Last week I had another very good trip with Trevor to the local wildlife site where I had seen the fascinating Snail Shell Bee back in May.
See my blog post Of Snail Shell bees and where the Wild Bees live.
The site is about twenty minutes by car from my house and the land is much chalkier. This may account for the huge number of snails and the consequent presence of the snailshell bee, Osmia bicolour. .. and, to my delight, another bee who uses snail shells for nests, the charming and blue eyed Osmia spinulosa.
We saw quite a few as we walked along and then were lucky to find a female fast asleep in the centre of a flower. She was completely oblivious to both us and our cameras and stayed like this for a good five minutes, only flying away after a beam of sun broke through the clouds and warmed up her flower. From a casual glance you would easily mistake her for another species of bee.
There are quite a few which have a similar orange haired scopa…but the eyes are the clue, the beautiful and unusual blue eyes which exhibit the strange Moiré pattern of the facetted compound eyes of bees.
We did not spot any of the shell homes, with the very lush vegetation at the moment it would be hard to find them as they are hidden away at the best of times. These little bees are more common in the south and you may find them on flowers of the daisy family in areas of undisturbed, rough tussocky grass.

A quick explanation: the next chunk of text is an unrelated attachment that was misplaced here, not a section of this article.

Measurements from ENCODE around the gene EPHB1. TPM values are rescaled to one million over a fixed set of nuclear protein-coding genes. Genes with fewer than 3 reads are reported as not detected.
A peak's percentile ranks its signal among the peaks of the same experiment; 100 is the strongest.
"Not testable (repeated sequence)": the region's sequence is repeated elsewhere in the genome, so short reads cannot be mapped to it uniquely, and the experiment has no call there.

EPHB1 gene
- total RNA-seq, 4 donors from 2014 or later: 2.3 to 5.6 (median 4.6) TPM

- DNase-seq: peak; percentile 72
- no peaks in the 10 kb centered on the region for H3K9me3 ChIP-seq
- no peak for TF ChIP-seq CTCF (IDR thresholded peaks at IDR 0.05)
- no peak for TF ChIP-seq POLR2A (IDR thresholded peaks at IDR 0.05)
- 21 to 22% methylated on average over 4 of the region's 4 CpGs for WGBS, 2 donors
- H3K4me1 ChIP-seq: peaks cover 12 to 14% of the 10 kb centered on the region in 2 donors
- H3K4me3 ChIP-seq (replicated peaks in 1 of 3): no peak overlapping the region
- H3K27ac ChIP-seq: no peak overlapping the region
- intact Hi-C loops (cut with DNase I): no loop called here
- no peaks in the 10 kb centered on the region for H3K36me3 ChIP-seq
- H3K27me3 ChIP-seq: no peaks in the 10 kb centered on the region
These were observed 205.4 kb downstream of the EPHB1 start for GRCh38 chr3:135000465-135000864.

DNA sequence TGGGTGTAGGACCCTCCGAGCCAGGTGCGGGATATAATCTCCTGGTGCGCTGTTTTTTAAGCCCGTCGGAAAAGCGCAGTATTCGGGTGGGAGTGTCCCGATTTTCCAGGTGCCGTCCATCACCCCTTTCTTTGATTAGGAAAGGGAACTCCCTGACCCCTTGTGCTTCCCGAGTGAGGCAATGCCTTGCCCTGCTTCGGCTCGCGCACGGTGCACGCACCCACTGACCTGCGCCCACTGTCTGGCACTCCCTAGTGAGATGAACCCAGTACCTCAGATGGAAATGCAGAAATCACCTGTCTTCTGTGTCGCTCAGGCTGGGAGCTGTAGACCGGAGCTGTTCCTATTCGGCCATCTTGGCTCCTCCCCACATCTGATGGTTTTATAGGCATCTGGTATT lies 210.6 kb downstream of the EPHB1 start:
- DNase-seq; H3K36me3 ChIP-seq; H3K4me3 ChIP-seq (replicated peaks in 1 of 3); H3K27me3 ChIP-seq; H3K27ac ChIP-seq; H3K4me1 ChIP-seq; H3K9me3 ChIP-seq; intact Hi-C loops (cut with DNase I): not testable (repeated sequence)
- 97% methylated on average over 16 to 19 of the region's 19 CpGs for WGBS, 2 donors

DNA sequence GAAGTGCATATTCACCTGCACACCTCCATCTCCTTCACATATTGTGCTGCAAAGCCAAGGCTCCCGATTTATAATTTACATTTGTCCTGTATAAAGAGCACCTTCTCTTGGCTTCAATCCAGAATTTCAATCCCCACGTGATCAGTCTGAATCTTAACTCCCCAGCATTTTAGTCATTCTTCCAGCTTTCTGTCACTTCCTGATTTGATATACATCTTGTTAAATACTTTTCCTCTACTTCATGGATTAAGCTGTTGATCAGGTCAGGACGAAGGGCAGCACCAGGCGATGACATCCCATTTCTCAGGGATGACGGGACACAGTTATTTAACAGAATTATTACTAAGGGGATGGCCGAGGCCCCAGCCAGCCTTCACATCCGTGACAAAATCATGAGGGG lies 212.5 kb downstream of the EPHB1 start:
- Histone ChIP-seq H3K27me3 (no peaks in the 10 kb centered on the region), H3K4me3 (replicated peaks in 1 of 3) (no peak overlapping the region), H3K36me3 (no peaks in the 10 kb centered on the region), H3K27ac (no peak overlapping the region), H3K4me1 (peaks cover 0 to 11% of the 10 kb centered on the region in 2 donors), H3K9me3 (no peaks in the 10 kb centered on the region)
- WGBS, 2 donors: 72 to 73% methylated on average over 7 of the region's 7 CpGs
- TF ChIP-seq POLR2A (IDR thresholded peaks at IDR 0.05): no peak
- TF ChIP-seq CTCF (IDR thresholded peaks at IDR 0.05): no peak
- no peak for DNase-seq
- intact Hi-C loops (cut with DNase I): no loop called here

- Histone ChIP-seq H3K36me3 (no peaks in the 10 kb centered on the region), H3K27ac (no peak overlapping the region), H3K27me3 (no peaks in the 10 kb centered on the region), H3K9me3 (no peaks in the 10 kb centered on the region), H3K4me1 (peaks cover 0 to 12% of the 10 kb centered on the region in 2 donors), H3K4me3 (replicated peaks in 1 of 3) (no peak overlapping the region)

Before posting this I checked the ID with my bee mentor Alan Phillips who also double checked with bee expert George Else so I am pretty confident about this one. There wasn’t very much sun but enough to liven up the bees and encourage some butterflies.
Meadow Browns were everywhere, we saw dainty skippers and this pretty Marbled White which stopped to feed on the knapweed.
And lastly, almost invisible and resting on a fence post, a huge Privet Hawk Moth, our largest moth. On the wing it has an almost 5 inch wingspan.
What beautiful things they are with their silken wings and soft, pinky, brown-grey colours. (very, very paintable!)
Thanks again to Trevor for another illuminating walk. It is always a pleasure to walk with someone who is both knowledgeable and appreciative.
Next time I am hoping to see the tiny harebell bee..if it ever stops raining!